Review: ShakesCar’s Titus
By Perry Tannenbaum
Like a trip to a fish camp on the evening after you’ve savored French cuisine, or a night out watching mud wrestling after an evening of ballet, Titus Andronicus is down-market fare for lovers of Shakespeare, even when compared with the gougings of Lear and the body count of Hamlet. The last time we had a Titus in Charlotte in the summer of 2013, Citizens of the Universe thoughtfully designated a “splash zone” at Snug Harbor, a clear warning that bloodletting would not be genteel, with axes joining the butchery alongside polite poignards. Pointy instruments just don’t cut it when you want to lop a limb.
There’s a clear kinship between the banquet of blood that COTU served up in Snug Harbor’s outdoor patio – above the title on the playbill was “MENU” in large caps – and the current Shakespeare Carolina Titus, adapted by Benjamin Henson, now finishing its second and final week at Spirit Square. COTU founder James R. Cartee had asked Jenn Quigley to be his “Head Chef” and direct orgy of carnage, and this time, Cartee is dishing out the gore himself for ShakesCar in the title role – and on the tech side as lighting and set designer.
ShakesCar’s production at Duke Energy Theater modernizes the setting, and director Chris O’Neill, doubling as costume designer, has his men looking like they are refugees from a motorcycle gang. Tamora, the captured Queen of the Goths who will be Titus’s chief tormentor after unexpectedly becoming Empress of Rome, gets a whole bunch of leather herself: the full tight-fitting S&M kit, removeable corset included. Titus’s daughter Lavinia, betrothed to newly crowned Emperor Saturnius until the Andronici are double-crossed, is the colorful opposite of the monochromatic Tamora.
After failing to watch her tongue when addressing her victorious rival, Lavinia gets handed over to Tamora’s barbaric sons, Chiron and Demetrius. What happens next explains how Teresa Abernethy, playing Lavinia, became the poster girl for this gore-fest.
Like Evil Dead the Musical, the show that invented the Splatter Zone, COTU’s Titus winked at the comical aspects of hacksaw horrors, especially since they are more convincingly rendered on film. When the tongueless, handless Lavinia identified her assailants at Snug Harbor, it was a bit like watching a trick pony counting out how old she was. Many laughed out loud.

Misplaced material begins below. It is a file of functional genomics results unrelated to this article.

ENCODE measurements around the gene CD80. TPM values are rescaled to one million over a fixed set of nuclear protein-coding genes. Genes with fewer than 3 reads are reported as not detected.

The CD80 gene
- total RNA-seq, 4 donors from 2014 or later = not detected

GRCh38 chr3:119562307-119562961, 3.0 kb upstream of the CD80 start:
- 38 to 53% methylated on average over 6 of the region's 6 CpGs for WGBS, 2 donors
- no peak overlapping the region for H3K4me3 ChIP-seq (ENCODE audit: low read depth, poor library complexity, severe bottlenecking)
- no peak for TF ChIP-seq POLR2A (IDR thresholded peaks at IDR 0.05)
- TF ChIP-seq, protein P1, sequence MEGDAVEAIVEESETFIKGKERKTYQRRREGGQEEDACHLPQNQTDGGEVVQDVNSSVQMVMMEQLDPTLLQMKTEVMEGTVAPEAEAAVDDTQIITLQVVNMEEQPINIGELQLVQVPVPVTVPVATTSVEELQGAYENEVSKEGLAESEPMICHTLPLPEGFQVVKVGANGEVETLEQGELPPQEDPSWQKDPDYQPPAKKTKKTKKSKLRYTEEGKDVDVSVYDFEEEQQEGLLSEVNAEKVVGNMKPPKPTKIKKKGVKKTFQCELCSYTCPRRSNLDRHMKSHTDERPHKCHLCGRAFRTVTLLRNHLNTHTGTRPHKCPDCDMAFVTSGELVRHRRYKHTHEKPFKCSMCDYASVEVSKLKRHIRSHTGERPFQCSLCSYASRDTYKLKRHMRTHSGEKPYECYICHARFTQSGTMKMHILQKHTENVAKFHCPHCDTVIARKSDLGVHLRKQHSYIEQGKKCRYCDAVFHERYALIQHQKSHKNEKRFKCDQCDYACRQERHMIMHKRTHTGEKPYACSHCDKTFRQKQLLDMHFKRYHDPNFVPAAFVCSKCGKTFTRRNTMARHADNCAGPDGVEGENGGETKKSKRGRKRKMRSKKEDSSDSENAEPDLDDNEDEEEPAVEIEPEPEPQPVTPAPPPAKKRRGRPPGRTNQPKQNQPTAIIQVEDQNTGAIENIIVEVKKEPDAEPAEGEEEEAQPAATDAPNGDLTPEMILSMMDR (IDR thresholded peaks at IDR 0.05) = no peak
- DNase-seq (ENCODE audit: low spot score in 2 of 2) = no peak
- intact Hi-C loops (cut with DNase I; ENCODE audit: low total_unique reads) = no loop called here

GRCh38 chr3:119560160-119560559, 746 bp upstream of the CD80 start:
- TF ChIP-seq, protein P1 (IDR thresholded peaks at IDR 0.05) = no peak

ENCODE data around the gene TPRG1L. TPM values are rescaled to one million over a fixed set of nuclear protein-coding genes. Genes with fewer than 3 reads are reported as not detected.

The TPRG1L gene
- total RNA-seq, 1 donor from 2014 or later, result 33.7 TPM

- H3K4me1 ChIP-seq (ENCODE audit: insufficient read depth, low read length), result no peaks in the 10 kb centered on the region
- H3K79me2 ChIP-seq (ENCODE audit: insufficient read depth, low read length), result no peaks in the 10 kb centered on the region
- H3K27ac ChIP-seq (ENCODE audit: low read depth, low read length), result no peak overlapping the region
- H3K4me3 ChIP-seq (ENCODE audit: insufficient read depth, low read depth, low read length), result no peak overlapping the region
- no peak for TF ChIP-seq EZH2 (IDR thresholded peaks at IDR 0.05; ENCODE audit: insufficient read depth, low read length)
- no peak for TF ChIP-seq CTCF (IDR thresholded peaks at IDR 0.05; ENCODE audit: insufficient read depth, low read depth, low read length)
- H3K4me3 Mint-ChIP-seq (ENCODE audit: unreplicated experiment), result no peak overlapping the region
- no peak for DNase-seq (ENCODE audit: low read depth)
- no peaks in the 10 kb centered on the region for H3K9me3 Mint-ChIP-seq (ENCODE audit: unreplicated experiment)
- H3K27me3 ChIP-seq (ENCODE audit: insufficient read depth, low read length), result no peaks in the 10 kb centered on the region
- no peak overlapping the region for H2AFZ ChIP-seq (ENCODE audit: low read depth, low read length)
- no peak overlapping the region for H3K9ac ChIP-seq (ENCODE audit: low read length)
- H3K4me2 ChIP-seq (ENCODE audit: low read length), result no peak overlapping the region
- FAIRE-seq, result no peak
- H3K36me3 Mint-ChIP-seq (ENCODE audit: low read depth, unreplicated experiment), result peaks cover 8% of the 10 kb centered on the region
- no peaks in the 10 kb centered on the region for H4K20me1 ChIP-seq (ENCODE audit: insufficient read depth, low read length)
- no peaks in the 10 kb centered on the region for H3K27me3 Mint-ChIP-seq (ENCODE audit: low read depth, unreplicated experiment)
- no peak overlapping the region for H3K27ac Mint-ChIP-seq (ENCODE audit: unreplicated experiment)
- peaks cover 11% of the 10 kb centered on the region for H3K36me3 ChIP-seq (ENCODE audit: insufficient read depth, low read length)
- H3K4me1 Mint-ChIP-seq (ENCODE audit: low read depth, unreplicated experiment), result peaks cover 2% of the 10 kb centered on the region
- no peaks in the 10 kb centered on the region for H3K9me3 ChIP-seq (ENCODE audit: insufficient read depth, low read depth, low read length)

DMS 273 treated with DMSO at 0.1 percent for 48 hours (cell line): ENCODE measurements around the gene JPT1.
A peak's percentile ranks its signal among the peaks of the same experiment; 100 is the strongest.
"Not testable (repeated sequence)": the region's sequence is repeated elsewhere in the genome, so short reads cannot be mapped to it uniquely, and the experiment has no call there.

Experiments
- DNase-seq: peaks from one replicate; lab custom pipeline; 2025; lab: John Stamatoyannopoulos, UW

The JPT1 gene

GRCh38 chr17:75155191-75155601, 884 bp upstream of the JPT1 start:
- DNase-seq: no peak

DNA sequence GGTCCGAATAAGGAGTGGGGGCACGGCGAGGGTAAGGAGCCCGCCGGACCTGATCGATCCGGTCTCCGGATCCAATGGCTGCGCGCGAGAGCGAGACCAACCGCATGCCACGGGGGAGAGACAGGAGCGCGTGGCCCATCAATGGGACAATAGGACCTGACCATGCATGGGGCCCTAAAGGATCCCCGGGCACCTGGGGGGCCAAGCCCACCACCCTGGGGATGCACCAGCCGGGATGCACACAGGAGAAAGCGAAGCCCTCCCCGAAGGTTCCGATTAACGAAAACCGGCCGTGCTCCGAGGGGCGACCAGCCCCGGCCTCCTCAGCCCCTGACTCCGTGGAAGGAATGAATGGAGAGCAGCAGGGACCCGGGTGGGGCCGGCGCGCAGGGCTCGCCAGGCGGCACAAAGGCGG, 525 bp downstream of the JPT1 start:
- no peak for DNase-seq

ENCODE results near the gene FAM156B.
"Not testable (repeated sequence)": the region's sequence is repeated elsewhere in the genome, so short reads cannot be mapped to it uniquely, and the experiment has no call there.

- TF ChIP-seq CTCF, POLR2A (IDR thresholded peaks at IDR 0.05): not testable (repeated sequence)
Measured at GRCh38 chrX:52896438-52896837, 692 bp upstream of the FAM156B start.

O’Neill is taking a grimmer view, though it’s hard not to laugh at times. Trusting the text, he and Henson leave the pentameters in place, but they don’t seem to trust the audience’s endurance. Among those missing in action are Titus’s loyal brother, one of Tamora’s sons, and various Andronicus kinfolk. Further cramping the flow, O’Neill divvies out the remaining roles to seven actors, half the number that appeared up in Plaza Midwood.
Probably the most confusing assignment is the double-casting of James Lee Walker II as Bassanius, Saturnius’s brother, and Aaron, Tamora’s Moorish lover, the first instance of half-colorblind casting I’ve ever encountered. I’m not sure anybody in the audience realized that the new emperor had a brother. Then again, Jack Shanahan as Demetrius deflowers and mutilates Lavinia before resurfacing as her avenging brother Lucius at the final bloody dinner. Demetrius, at that point, is dinner.
More confusion was added by the actors. Because this was passionate SHAKESPEARE, they felt compelled to bark, bellow, and bluster instead of merely speaking intelligibly. The Teddy Roosevelt maxim, “Speak softly and carry a big stick,” would have been helpful to O’Neill and his players. We had few words, let alone coherent sentences, to work with in helping us to flesh out what was going on.
Kelly Kirk, in her cool seductive take on Tamora, showed the guys how it’s done, slinking around the stage with lubricious malignity, much closer to a purr than a bark when she spoke. Waiting for her comeuppance is a prime pleasure of watching this bloodbath to the end. Abernethy, with her flaming hair and colorful garb, had the look of a rebellious punk teen before her cheekiness backfired. Yes, she looked crushed by her beastly disfigurations, but you may find yourself shocked by her father’s remedy.
At times, there’s a mighty performance buried in the thicket of Cartee’s mangled verbiage as Titus, particularly when his over-the-top inclinations jibe with the warrior’s Lear-like madness. Walker improved toward the end in the Aaron half of his doubling, delivering his most indomitably evil speech with uncharacteristic clarity – though it was curiously transported from the end of the tragedy to a scene or two earlier. Henson and/or O’Neill may not have wished us to keep track of this villain. We do hear of how Tamora is to be dealt with in its rightful place in the final speech.
Amid their fogs of butchered verse, Daniel Brown as Saturnius, Maxwell Greger as Chiron, and Shanahan as Demetrius vividly give us the flavor of these detestable carnivores. Collaborating with Cartee, Greger and Shanahan bleed brilliantly in their final moments as brothers. After those beautifully triggered spurts, we can thank Shanahan as Lucius for dispatching Saturnius. That vile emperor was the last living pustule at the banquet. After his picturesque demise, we’re merrily sent home.
Sorry, I exaggerated that last sentence. It’s hard not to be caught up in the excess.